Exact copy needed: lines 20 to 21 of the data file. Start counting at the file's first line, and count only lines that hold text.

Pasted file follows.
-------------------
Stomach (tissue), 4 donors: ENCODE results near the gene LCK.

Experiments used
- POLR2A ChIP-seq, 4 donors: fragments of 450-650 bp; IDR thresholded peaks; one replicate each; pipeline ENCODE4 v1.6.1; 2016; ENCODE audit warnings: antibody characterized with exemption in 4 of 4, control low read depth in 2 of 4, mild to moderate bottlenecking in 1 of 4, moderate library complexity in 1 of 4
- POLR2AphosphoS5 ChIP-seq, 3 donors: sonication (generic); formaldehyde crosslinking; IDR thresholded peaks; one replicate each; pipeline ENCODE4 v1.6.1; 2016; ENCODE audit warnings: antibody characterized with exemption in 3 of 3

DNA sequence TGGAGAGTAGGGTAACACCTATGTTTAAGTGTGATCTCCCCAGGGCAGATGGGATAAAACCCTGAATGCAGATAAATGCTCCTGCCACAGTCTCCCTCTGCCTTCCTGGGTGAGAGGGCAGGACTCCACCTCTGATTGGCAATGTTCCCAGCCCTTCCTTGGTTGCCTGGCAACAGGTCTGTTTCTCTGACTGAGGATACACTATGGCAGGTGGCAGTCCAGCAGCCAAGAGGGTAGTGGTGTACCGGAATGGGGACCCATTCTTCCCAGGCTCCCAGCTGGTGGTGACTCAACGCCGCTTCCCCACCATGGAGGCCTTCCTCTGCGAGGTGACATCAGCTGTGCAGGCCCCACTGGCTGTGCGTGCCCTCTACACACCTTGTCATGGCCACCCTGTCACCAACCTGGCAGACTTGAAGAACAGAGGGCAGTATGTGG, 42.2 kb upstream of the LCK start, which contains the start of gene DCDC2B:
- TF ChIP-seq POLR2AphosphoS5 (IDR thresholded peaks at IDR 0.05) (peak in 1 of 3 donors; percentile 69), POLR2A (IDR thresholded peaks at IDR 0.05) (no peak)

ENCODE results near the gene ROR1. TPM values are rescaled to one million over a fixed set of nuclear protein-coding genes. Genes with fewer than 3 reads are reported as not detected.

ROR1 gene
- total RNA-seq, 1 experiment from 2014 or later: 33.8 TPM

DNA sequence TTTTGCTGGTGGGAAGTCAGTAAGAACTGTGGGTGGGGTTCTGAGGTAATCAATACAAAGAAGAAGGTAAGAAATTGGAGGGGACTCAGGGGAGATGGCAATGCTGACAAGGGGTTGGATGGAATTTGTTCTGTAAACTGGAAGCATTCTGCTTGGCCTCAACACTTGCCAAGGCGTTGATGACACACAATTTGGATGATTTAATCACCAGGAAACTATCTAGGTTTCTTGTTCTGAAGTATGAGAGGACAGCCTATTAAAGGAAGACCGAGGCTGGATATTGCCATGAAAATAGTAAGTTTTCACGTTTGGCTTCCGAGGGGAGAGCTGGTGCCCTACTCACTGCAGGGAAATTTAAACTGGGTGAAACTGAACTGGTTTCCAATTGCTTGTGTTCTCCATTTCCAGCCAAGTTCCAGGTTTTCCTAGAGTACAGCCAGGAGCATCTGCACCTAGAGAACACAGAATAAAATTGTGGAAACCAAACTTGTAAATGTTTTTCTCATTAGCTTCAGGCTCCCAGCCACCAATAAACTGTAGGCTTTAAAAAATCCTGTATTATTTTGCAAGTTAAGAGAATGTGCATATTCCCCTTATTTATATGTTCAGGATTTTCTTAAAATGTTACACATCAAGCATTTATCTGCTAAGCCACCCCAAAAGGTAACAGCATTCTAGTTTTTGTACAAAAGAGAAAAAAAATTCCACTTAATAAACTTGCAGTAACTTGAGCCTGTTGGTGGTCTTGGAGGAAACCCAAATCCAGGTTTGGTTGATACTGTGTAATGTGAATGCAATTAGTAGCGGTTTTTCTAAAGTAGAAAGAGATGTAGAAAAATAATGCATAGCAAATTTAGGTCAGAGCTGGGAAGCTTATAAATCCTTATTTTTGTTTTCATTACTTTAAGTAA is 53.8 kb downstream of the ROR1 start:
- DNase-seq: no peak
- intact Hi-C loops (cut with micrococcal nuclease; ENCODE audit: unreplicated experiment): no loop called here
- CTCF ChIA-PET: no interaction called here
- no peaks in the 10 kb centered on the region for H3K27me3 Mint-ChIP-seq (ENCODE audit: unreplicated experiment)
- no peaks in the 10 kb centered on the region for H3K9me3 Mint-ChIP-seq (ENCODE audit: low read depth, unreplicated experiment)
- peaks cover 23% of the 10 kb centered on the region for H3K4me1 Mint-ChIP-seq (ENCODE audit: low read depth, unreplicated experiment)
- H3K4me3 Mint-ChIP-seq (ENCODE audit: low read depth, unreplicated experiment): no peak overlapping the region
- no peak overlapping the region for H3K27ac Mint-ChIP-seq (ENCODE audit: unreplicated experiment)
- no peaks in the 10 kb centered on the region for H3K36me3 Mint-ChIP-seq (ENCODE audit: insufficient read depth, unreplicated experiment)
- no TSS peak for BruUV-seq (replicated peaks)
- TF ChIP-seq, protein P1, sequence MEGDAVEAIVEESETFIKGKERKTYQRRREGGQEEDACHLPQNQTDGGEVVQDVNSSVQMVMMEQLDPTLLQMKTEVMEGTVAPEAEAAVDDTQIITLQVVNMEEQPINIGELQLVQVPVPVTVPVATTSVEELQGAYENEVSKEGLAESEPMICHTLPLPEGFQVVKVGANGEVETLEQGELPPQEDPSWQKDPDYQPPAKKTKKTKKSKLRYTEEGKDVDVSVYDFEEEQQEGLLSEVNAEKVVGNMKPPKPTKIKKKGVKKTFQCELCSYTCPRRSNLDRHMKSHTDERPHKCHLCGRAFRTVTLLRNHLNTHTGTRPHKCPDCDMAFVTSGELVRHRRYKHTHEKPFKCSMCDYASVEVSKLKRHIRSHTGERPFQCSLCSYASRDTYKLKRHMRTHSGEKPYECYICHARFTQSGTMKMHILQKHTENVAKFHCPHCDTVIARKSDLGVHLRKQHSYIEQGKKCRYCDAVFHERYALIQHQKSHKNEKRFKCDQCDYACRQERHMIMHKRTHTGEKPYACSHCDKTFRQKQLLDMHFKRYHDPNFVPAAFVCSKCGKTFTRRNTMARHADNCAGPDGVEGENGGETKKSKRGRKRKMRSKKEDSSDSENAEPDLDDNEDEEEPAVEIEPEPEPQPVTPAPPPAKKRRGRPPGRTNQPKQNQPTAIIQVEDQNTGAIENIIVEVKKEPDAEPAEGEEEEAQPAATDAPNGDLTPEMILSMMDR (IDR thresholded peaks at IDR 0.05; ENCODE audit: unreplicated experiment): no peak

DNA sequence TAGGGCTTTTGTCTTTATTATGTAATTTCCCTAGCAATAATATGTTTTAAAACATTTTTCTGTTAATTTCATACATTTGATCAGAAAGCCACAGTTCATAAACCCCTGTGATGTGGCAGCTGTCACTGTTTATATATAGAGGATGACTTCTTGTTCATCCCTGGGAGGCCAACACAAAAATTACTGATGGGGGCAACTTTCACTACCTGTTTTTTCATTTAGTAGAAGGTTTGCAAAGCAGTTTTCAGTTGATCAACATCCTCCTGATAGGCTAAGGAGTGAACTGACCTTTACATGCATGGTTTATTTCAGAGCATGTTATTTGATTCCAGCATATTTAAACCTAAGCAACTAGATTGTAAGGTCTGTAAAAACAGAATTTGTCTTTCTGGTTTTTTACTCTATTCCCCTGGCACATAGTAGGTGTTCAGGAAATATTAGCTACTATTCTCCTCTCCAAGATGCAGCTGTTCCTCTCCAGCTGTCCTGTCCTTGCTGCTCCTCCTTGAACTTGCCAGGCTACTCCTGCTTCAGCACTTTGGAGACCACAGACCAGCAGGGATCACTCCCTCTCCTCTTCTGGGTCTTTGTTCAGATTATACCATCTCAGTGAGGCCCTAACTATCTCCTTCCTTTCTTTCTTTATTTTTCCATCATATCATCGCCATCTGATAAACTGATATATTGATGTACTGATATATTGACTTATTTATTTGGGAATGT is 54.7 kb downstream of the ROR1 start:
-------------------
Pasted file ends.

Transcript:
- no TSS peak for BruUV-seq (replicated peaks)
- TF ChIP-seq, protein P1, sequence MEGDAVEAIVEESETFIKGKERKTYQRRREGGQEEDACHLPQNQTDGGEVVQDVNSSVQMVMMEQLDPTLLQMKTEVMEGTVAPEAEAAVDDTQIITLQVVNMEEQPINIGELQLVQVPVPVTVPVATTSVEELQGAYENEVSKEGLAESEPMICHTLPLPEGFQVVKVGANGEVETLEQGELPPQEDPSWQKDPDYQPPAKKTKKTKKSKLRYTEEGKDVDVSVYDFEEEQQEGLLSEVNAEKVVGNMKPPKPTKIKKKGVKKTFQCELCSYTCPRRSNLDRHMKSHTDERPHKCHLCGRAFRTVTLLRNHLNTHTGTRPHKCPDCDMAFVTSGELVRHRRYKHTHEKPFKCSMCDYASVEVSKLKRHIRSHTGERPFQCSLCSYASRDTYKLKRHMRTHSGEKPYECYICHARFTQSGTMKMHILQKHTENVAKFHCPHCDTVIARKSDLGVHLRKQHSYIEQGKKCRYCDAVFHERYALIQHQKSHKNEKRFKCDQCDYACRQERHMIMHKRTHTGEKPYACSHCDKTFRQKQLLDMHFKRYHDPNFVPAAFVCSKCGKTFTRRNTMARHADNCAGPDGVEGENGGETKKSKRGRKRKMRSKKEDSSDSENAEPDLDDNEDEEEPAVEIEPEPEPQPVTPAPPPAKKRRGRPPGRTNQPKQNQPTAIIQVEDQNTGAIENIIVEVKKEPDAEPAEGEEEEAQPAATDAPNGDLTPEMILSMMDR (IDR thresholded peaks at IDR 0.05; ENCODE audit: unreplicated experiment): no peak